I’m a highly extroverted person and I genuinely miss my roommates. By living alone you sacrifice the ability to always have someone to eat, watch movies, or have dance parties in the living room at 2am with. I know I know, not everyone gets along with their roommates that well. But I think more often than not, living with other people can be a great way to make lifelong friends. This is especially true if you are moving to a new area where you don’t know anyone yet. One secret about adulthood that no one tells you: It gets 100 times harder to make new friends after you finish school. You just don’t spend as much time around as many people who are the same age as you and that means friend options are limited. Living alone is great, but finding the right roommate can help smooth your transition into a new city. Not to mention how much it reduces the cost of living.
As I mentioned before, in some cities the cost of housing is not terrible and the price of living alone might not be a limiting factor at all. But, in some places like New York, Boston or San Francisco, having your own place means sacrificing big time. I’m talking do I eat or pay rent this month kind of decisions. Or maybe that was just how it seemed as a graduate student living in San Francisco, but I swear it does not feel like I’m exaggerating. Either way, you cannot overlook the obvious upsides to living with others. If saving some money seems like the better option for you, what is the best way to do it?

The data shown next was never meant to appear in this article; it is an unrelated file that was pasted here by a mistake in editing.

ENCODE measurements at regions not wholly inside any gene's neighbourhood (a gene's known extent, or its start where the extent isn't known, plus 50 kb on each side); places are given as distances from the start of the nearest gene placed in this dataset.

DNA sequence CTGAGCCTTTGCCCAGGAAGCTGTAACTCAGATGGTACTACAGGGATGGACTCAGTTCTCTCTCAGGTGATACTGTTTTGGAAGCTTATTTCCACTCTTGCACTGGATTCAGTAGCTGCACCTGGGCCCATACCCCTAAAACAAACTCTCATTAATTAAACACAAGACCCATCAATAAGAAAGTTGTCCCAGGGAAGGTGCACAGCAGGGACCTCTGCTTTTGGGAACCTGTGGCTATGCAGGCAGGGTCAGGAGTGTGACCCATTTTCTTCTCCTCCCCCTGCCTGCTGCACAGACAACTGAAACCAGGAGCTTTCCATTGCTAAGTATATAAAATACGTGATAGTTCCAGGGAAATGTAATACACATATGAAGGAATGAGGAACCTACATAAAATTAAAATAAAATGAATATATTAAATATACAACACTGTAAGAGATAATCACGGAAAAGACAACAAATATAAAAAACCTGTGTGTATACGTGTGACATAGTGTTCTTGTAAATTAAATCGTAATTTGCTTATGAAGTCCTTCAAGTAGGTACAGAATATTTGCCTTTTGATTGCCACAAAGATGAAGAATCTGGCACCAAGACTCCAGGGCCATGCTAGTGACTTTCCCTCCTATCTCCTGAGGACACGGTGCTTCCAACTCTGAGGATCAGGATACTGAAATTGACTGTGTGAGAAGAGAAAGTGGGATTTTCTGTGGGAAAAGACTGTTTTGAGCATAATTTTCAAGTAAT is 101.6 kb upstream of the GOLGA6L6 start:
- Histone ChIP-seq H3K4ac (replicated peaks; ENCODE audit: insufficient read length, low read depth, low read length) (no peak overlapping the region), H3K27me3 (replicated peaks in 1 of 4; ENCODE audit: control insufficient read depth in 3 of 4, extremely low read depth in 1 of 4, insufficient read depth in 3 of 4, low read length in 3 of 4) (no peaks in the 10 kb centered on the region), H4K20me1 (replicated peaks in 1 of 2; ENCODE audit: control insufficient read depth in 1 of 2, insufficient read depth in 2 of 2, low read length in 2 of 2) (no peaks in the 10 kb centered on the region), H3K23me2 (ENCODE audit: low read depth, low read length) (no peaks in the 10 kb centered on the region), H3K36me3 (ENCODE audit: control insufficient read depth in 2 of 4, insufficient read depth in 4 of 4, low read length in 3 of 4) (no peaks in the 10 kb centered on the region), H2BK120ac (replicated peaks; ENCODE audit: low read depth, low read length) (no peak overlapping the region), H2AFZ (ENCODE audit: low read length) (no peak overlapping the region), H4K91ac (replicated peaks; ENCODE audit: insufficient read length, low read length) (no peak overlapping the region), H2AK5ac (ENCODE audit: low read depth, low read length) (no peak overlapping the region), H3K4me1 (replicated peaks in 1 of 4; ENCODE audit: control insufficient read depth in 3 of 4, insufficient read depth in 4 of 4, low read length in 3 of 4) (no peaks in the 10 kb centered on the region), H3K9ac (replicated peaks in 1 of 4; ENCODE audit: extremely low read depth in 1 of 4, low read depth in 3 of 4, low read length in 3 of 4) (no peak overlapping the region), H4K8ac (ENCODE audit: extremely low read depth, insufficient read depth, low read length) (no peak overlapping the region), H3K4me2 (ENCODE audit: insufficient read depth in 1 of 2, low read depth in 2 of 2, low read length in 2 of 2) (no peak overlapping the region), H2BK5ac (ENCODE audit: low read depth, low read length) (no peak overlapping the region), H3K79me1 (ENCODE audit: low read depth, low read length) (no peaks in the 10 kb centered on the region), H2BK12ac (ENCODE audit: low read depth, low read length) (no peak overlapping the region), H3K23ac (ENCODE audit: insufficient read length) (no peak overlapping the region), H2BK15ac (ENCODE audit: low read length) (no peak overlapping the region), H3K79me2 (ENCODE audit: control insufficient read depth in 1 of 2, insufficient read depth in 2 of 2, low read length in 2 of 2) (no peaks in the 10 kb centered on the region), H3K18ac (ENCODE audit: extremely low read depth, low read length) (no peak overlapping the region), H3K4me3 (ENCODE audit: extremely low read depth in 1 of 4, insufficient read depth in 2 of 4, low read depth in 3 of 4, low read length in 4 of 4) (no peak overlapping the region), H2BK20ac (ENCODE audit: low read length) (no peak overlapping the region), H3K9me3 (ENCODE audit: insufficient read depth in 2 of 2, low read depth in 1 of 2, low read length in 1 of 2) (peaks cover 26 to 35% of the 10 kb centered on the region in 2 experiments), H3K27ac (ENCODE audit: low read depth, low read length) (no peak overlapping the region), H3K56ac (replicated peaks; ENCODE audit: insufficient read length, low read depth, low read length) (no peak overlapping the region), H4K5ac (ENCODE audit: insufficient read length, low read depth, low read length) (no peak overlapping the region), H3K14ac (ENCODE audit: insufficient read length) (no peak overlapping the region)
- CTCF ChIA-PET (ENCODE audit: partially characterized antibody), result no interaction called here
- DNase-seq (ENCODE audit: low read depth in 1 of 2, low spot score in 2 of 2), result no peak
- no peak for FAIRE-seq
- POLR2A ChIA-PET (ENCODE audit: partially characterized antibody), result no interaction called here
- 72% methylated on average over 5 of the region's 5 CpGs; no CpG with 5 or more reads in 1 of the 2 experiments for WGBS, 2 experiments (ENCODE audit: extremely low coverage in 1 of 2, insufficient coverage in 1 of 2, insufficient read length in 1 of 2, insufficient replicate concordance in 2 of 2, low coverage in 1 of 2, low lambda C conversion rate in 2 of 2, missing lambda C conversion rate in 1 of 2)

Whether is feels like it or not you have options when it comes to renting. The first option that comes to mind is finding a roommate in-person or online and searching for apartments together. At first glance this is an appealing idea. You already know the person, you can be sure they aren’t an axe murderer, you can do the necessary social media investigation and you might have known each other for long enough that all the annoying habits are out in the open. But, what you might not realize is that looking for places together means compromises. You need to discuss budgets, locations, housing style, who gets which bedroom, how will you divide groceries, utility bills, and household chores. Of course, some of these considerations will come up no matter who you live with, but others are avoidable if they seem like too big of a hassle.